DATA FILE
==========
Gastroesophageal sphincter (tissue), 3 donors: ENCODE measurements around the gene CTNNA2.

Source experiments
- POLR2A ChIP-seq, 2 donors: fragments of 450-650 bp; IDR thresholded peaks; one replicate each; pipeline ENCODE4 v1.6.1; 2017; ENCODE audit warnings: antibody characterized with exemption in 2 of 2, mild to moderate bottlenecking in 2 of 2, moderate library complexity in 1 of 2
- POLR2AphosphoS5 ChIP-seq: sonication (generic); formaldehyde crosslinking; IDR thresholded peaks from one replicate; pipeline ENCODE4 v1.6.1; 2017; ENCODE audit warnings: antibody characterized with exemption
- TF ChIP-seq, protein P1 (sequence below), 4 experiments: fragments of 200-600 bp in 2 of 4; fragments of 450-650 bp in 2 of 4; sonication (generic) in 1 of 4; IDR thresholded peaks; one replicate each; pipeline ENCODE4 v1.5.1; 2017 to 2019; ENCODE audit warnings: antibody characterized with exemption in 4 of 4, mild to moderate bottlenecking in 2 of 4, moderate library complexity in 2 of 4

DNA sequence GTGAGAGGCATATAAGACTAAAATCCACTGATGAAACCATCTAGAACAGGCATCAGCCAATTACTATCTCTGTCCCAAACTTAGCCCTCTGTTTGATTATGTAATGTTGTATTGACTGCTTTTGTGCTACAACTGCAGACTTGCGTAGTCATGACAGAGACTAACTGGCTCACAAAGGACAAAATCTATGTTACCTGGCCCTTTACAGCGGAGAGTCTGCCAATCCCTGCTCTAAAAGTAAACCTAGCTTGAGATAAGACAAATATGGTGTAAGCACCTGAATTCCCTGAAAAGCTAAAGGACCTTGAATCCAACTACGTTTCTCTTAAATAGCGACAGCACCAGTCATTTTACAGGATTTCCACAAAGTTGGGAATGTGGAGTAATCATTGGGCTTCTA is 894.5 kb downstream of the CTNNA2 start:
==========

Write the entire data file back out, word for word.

Gastroesophageal sphincter (tissue), 3 donors: ENCODE measurements around the gene CTNNA2.

Source experiments
- POLR2A ChIP-seq, 2 donors: fragments of 450-650 bp; IDR thresholded peaks; one replicate each; pipeline ENCODE4 v1.6.1; 2017; ENCODE audit warnings: antibody characterized with exemption in 2 of 2, mild to moderate bottlenecking in 2 of 2, moderate library complexity in 1 of 2
- POLR2AphosphoS5 ChIP-seq: sonication (generic); formaldehyde crosslinking; IDR thresholded peaks from one replicate; pipeline ENCODE4 v1.6.1; 2017; ENCODE audit warnings: antibody characterized with exemption
- TF ChIP-seq, protein P1 (sequence below), 4 experiments: fragments of 200-600 bp in 2 of 4; fragments of 450-650 bp in 2 of 4; sonication (generic) in 1 of 4; IDR thresholded peaks; one replicate each; pipeline ENCODE4 v1.5.1; 2017 to 2019; ENCODE audit warnings: antibody characterized with exemption in 4 of 4, mild to moderate bottlenecking in 2 of 4, moderate library complexity in 2 of 4

DNA sequence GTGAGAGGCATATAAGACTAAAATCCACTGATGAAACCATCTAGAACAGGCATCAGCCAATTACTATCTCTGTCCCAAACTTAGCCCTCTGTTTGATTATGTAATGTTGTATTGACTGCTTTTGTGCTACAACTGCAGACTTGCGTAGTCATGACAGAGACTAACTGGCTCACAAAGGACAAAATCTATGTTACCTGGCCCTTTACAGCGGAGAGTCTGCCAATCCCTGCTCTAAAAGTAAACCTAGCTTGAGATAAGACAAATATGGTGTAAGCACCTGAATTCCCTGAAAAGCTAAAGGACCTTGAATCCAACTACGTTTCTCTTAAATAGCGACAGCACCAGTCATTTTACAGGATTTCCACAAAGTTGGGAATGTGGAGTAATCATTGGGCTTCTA is 894.5 kb downstream of the CTNNA2 start: